Privacy Blog

"Friends don’t let friends get spied on.' – Richard Stallman, President of the Free Software Foundation and longtime advocate of privacy in technology.

Words That Everyone Should Read

Peggy Drexler is a CNN reporter who published an article I think everyone should read. She describes several recent incidents where individuals posted text or pictures online that they assumed would remain private, visible only to a few of their friends. Sadly, they learned that isn’t a valid assumption.

In some cases, there was no privacy: the information was visible to the public. In other cases, the so-called “friend” who received the information privately then forwarded it to others in public locations.

Here is an excerpt from Peggy Drexler’s article:

“We’ve heard these stories again, and again, and again. Some people have called this the ‘Privacy Paradox’ of the Internet: We know that our data is being used for things we don’t understand, and that our words and images exchanged in private or public online interactions can be used against us. And yet we continue to share anyway, making comments and sending pictures we wouldn’t want exposed, and giving away our data to unknown entities for the convenience of whatever app we want to use. Why else would a bunch of St. Louis cops allegedly post racist comments online?

“The internet is such an intrinsic part of modern life that it’s somewhat unreasonable to ask any one individual to make consistently “rational” choices, certainly. What’s more, while you’d think younger generations — steeped now in daily news reports of online security breaches and onrushing government regulations of their social media platforms — are more cognizant of the internet’s pitfalls than older, less tech-savvy generations.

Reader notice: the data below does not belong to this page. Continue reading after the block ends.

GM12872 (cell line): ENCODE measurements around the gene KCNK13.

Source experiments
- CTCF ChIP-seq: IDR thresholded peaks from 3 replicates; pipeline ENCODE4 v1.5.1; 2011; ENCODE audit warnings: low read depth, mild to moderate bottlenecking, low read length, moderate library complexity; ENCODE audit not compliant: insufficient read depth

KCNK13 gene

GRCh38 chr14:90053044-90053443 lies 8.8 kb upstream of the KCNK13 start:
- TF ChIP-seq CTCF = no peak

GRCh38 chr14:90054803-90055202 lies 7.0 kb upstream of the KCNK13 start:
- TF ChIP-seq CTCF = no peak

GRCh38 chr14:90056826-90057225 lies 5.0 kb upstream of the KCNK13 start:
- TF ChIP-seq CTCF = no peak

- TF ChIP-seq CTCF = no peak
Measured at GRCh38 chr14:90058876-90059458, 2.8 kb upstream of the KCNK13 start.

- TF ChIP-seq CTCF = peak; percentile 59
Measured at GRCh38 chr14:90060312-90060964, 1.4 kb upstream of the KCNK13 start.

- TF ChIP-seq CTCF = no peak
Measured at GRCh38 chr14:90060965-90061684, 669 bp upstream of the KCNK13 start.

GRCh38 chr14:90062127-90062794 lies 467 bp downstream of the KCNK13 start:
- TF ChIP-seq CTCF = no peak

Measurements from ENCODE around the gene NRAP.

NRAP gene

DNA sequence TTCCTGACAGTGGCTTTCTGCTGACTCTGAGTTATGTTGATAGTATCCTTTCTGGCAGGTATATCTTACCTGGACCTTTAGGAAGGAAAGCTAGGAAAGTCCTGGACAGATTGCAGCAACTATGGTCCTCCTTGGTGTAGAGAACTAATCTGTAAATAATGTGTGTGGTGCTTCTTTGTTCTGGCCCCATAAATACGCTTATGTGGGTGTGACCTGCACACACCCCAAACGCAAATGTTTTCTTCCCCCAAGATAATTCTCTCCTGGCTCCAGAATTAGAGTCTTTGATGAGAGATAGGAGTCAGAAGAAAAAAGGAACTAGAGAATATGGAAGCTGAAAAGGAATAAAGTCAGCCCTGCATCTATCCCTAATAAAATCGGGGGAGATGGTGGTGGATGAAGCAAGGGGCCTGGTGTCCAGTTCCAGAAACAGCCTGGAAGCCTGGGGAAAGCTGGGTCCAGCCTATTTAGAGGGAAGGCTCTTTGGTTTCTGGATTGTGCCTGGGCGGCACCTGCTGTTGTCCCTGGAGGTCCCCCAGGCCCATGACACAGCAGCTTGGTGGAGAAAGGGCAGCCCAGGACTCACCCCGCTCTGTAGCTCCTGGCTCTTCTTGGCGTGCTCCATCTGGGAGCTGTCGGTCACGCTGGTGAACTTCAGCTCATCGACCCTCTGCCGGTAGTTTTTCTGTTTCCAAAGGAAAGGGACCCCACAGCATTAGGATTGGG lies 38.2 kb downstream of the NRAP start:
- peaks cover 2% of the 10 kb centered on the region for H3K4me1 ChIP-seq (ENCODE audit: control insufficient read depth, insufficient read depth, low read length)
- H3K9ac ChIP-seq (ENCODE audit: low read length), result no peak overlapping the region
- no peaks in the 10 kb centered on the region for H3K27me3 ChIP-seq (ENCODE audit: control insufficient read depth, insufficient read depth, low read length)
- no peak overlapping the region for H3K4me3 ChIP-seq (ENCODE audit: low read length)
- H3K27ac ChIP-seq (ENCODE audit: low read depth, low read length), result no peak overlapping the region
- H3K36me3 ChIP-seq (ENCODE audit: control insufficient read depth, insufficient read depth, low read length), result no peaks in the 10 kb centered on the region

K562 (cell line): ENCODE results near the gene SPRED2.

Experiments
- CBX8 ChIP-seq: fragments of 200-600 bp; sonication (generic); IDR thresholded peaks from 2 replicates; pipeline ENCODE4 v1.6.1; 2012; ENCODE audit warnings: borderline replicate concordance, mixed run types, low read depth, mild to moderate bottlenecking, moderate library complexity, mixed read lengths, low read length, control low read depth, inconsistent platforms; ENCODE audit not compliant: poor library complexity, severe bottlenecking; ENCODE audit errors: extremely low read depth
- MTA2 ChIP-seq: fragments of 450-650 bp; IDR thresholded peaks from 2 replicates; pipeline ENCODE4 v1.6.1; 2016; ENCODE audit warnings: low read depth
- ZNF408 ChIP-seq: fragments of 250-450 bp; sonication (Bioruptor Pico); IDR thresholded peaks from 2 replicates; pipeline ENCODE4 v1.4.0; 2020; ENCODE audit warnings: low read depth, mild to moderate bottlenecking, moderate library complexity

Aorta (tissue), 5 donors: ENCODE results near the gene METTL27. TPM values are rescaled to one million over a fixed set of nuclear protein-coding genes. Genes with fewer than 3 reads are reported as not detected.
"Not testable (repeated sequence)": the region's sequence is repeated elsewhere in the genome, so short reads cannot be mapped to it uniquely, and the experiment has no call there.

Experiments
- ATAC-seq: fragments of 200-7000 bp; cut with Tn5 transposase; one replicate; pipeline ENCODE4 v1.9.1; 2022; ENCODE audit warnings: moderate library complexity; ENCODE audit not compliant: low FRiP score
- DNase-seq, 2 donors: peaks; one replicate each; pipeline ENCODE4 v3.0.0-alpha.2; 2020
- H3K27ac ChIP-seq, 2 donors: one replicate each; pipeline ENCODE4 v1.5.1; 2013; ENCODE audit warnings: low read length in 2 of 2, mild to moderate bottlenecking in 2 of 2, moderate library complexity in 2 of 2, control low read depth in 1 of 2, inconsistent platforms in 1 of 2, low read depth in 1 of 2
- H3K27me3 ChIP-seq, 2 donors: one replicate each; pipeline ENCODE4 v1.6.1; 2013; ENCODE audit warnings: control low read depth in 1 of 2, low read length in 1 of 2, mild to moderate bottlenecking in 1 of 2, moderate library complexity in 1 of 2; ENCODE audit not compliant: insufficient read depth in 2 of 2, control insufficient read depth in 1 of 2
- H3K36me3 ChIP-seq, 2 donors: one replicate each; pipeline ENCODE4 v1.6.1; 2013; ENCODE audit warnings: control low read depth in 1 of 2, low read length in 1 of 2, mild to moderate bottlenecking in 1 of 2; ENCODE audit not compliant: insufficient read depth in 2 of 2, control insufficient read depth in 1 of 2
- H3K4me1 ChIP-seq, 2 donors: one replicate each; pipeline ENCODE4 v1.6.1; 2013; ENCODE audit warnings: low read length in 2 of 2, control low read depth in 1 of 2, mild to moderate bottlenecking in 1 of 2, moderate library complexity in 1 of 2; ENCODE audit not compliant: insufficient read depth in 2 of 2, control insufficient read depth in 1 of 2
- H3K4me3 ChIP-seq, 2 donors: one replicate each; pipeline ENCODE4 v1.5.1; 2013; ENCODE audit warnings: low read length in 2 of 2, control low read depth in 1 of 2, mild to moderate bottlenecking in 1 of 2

“But young people are still just young. They do and say regrettable things, and the internet is their go-to platform for expression.

“It’s essential that we hammer away at this — that we, and they, understand that the internet is not a diary; it is not private.”

There’s more in Drexler’s article, a lot more. I would suggest everyone should read the full article at and then stop to consider their own online activities.

Do you REALLY need to post information and pictures of yourself on FaceBook, Snapchat, and other privacy-invasive web sites? After all, Facebook already steals all sorts of your private information even if you are reasonably careful. The company even cooperated with Cambridge Analytica in an attempt to change the outcome of a U.S. presidential election. What will the various social media sites do with your private information and pictures?

Then there are the users of these social media sites. Who will access your postings and what will they do with that information?

Please do yourself a favor: read the article at

Here is one more quote from Peggy Drexler’s article: “What happens in the cloud doesn’t necessarily stay in the cloud.”

Categories: Online Privacy & Security

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